1. @not (satisfy q (bound st))@.
2. @not (satisfy q (bound a))@.
3. @satisfy q (bound a)@.
In the first case the search fails, and we are done. In the second case, we only have to search @b@, which by induction can be done efficiently. The third case is not so clear. In fact, there are two sub cases:
• 3a. findFirst q a = Just someResult
• 3b. findFirst q b = Nothing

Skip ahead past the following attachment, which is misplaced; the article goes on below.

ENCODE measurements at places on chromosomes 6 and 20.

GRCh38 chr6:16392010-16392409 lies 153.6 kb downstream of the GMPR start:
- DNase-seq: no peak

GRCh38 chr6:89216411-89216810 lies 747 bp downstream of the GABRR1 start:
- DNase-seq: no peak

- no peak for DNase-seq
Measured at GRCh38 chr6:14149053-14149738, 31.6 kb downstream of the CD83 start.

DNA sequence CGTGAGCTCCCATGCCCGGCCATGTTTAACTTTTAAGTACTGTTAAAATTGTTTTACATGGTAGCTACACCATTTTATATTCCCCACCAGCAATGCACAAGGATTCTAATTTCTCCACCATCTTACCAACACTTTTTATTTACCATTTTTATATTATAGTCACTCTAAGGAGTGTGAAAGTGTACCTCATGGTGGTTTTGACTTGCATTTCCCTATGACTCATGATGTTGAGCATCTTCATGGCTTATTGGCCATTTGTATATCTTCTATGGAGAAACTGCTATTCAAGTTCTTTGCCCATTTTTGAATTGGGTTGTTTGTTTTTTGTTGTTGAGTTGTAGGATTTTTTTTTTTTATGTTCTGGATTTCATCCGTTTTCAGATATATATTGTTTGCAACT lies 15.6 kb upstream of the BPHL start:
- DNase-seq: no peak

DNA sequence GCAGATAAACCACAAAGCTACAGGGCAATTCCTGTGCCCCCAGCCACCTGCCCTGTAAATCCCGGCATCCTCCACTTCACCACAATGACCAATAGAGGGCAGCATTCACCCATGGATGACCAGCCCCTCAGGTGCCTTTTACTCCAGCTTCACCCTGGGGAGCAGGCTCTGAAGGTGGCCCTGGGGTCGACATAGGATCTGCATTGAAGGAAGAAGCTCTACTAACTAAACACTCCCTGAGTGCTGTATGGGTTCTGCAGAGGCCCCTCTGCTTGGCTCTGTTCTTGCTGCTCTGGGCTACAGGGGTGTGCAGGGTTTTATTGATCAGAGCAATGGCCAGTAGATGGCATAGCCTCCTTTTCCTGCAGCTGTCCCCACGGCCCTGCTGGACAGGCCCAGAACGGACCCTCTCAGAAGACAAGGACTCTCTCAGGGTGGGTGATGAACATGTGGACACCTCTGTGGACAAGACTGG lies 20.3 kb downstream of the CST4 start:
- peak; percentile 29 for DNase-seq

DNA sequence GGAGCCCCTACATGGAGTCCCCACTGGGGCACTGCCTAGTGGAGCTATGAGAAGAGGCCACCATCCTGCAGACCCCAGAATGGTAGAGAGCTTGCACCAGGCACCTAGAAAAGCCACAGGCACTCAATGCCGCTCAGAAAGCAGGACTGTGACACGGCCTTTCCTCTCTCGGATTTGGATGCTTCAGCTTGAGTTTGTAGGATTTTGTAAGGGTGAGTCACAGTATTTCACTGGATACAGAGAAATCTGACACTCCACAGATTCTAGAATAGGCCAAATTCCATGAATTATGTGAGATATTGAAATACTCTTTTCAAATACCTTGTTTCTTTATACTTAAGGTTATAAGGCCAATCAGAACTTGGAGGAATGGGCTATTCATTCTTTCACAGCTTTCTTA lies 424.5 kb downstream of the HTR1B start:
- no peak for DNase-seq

In case 3a we found something in the left branch. Since we are only interested in the first result, that means we are done. In case 3b, we get to use the fact that the items are sorted. Since we have @satisfy q (bound a)@, that means that all items in @b@ will satisfy the query. So when searching @b@, in all cases we take the left branch. Overall, the search time will be at most twice the depth of the tree, which is \$O(log n)\$. The really cool thing is that we can combine the two conditions. If satisfy can be written as ]> satisfy q a == satisfy__1 q a && satisfy__2 q a where @satisfy__1@ has exact bounds, and the tree is sorted for @satisfy__2@, then queries still take \$O(log n)\$ time. -- Closing example -- Finally, here is an example that makes use of efficient searching with the two conditions. I make use of the @Semilattice@ and @Satisfy@ instances for pairs which I defined above. > treeOfPresidents :: SearchTree (Max Int, Max String) > treeOfPresidents > = fromList [ (Max year, Max name) | (year,name) <- usPresidents ] > where > usPresidents = > [(1789,"George Washington") > ,(1797,"John Adams") > ,(1801,"Thomas Jefferson") > -- etc > -- IGNORE > ,(1809,"James Madison") > ,(1817,"James Monroe") > ,(1825,"John Quincy Adams") > ,(1829,"Andrew Jackson") > ,(1837,"Martin Van Buren") > ,(1841,"William Henry Harrison") > ,(1841,"John Tyler") > ,(1845,"James K. Polk") > ,(1849,"Zachary Taylor") > ,(1850,"Millard Fillmore") > ,(1853,"Franklin Pierce") > ,(1857,"James Buchanan") > ,(1861,"Abraham Lincoln") > ,(1865,"Andrew Johnson") > ,(1869,"Ulysses S. Grant") > ,(1877,"Rutherford B. Hayes") > ,(1881,"James A. Garfield") > ,(1881,"Chester A. Arthur") > ,(1885,"Grover Cleveland") > ,(1889,"Benjamin Harrison") > ,(1893,"Grover Cleveland") > ,(1897,"William McKinley") > ,(1901,"Theodore Roosevelt") > ,(1909,"William Howard Taft") > ,(1913,"Woodrow Wilson") > ,(1921,"Warren G. Harding") > ,(1923,"Calvin Coolidge") > ,(1929,"Herbert Hoover") > ,(1933,"Franklin D. Roosevelt") > ,(1945,"Harry S Truman") > ,(1953,"Dwight D. Eisenhower") > ,(1961,"John F. Kennedy") > ,(1963,"Lyndon B. Johnson") > ,(1969,"Richard Nixon") > ,(1974,"Gerald Ford") > ,(1977,"Jimmy Carter") > ,(1981,"Ronald Reagan") > ,(1989,"George H. W. Bush") > ,(1993,"Bill Clinton") > ,(2001,"George W. Bush") > ,(2009,"Barack Obama")] The tree is ordered by year of election, and the @Max@ semilattice gives tight bounds for names. So we can efficiently search for the first US presidents elected after 1850 who's name comes starts with a letter after "P": ]> λ> findFirst (Ge 1850,Ge "P") treeOfPresidents ]> Just (Max 1869,Max "Ulysses S. Grant") And with the following query type we can search on just one of the elements of the tuple. Note that we need the type parameter in @Any@ because of the functional dependency in the @Satisfy@ class. > data Any s = Any > instance Semilattice s => Satisfy (Any s) s where > satisfy _ _ = True ]> λ> findFirst (Ge 1911,Any) treeOfPresidents ]> Just (Max 1913,Max "Woodrow Wilson")